Written by Editor
Our ninth issue explores a variety of themes, topics and visions in the study of the environment and ecologies. We asked contributors to reflect on the various ways in which environment and ecologies are/have been understood, inhabited, cultivated, represented, governed, politicised and/or commodified in China and the Sinophone world past and present.
Our opening piece, Jessica Imach discusses how techno-pastoral narratives from 1950 and 1960s’ Chinese science fiction continue to resonate with current articulations of state environmentalism and its promotion of ‘ecological civilisation’ (生态文明 shengtai wenming).
The second piece comes from Ross Anthony and takes a look at how, at a time of accelerating atmospheric warming and ecological fragmentation, China has become a signifier of planetary anxiety in many western countries.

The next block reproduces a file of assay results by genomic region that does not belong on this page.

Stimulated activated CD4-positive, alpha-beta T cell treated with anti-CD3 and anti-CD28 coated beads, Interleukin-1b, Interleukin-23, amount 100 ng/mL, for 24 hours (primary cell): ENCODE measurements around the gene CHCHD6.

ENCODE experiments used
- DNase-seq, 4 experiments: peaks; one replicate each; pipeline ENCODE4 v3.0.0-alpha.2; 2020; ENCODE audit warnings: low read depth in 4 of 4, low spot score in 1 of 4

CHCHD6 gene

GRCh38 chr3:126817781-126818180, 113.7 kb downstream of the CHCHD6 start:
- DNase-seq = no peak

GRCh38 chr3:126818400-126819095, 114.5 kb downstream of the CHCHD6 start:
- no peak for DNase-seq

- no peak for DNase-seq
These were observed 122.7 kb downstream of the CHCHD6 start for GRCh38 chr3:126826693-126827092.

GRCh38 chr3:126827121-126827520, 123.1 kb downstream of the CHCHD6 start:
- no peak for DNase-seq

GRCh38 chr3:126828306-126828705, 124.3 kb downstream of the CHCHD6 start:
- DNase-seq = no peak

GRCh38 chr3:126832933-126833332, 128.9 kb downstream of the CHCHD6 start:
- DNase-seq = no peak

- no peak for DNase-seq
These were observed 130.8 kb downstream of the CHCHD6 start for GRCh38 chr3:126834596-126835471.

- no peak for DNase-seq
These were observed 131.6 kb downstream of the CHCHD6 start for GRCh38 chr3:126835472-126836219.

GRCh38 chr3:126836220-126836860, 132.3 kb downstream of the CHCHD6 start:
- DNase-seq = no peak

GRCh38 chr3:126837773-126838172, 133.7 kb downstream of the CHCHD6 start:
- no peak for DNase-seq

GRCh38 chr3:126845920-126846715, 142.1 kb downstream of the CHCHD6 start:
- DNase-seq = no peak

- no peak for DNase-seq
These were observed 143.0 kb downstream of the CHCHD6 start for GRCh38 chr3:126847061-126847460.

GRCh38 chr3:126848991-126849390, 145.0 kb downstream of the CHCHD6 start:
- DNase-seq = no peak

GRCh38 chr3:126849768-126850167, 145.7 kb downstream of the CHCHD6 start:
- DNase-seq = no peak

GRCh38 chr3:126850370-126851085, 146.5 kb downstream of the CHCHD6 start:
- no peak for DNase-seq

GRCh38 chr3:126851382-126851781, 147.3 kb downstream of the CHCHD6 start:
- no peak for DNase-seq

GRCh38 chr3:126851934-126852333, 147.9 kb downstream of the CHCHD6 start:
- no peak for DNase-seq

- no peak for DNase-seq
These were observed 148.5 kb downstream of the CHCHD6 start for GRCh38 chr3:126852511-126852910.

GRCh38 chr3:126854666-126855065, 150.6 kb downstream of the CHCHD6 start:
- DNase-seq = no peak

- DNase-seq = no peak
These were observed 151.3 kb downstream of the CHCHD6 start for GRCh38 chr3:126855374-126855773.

In the third piece, Adam Liebman examines how changing garbage bin designs, aesthetics, and the politics of their placement provide a lens into shifting urban political ecologies in contemporary China.
The fourth piece in this issue comes from Justyna Jaguscik and explores the local/transnational and cross-class dimensions of Sinophone eco-feminism.
In the fifth piece in this issue, Shaw-wu Jung discusses a project which saw the successful reconstruction of a community garden in Lancheng, Taiwan, and the various ways in which environmental justice and local sensibilities converge.
Our final piece in this issue comes from Darryl Sterk and examines Indigenous language autoethnobotany and translation in Taiwan.
Image credit: University of Westminster’s China Visual Arts Project
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